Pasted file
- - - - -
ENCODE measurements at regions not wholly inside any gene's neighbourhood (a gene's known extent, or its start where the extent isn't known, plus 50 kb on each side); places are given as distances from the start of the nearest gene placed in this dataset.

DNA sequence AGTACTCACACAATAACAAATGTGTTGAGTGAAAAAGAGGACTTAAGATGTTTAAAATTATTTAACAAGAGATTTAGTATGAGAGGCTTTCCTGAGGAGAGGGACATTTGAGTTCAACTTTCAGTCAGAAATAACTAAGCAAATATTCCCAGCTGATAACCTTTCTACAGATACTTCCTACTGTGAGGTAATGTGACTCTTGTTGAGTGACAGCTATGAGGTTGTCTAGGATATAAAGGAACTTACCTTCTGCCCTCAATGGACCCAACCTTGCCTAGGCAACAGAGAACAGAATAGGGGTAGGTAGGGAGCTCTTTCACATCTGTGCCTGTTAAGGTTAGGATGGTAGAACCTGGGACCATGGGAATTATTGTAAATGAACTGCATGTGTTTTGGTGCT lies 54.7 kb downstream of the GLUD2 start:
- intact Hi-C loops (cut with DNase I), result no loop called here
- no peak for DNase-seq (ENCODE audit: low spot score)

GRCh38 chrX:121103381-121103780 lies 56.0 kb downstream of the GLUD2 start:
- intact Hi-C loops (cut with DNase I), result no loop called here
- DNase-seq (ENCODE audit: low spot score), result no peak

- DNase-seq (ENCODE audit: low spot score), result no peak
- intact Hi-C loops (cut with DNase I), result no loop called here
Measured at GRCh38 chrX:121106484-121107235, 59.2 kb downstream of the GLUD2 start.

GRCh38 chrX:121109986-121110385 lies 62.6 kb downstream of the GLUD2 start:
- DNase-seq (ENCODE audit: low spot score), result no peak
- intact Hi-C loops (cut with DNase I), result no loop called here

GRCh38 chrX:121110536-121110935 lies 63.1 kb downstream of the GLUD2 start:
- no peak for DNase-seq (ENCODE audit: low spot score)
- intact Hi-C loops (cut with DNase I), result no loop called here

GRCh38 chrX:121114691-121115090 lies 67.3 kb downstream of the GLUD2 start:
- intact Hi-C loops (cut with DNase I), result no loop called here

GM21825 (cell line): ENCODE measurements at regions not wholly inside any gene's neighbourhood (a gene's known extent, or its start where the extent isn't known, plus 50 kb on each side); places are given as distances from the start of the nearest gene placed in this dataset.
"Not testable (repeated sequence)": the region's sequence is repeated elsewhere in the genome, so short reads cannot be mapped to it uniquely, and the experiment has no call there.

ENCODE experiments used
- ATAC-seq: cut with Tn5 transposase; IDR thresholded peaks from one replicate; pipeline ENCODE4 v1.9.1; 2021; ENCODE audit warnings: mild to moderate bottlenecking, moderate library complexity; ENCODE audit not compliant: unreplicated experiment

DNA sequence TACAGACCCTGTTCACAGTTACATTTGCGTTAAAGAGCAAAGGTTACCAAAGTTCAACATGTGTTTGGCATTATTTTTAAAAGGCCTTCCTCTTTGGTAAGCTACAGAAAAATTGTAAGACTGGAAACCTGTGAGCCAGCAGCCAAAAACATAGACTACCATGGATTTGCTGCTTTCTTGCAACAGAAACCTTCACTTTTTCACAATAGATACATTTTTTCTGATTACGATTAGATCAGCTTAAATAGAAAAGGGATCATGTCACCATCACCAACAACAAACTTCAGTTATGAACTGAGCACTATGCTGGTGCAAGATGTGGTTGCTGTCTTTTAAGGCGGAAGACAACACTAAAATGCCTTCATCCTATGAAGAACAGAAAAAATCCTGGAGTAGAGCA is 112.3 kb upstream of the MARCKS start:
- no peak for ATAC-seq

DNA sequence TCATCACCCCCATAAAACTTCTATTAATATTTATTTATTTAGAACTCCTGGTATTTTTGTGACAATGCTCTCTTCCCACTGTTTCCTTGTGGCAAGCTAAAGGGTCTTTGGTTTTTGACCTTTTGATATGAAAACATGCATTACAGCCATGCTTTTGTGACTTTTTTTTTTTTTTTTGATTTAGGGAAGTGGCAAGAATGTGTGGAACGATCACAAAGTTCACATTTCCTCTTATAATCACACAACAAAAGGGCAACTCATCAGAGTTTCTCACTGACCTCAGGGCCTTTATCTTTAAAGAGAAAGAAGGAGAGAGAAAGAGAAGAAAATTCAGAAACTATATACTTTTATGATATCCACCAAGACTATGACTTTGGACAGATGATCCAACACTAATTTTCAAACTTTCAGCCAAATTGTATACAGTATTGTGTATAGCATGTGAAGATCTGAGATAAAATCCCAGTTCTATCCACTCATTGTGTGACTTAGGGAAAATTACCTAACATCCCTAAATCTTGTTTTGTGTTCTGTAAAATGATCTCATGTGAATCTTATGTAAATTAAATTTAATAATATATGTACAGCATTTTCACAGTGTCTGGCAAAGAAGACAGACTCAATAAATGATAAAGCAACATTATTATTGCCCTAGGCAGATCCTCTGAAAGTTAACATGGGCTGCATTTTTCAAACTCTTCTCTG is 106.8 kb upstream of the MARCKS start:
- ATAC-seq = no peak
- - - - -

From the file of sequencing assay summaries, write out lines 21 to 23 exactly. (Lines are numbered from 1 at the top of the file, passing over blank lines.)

ENCODE experiments used
- ATAC-seq: cut with Tn5 transposase; IDR thresholded peaks from one replicate; pipeline ENCODE4 v1.9.1; 2021; ENCODE audit warnings: mild to moderate bottlenecking, moderate library complexity; ENCODE audit not compliant: unreplicated experiment

DNA sequence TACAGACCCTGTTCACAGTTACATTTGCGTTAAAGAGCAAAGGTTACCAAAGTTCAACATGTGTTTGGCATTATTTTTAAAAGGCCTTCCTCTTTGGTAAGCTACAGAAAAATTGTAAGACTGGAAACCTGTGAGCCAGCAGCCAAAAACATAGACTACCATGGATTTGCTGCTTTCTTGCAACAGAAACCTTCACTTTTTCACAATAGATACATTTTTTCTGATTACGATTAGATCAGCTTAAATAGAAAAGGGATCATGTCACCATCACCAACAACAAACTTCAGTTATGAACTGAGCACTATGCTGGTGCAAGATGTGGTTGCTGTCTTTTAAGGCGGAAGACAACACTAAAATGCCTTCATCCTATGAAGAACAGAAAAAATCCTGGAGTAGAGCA is 112.3 kb upstream of the MARCKS start: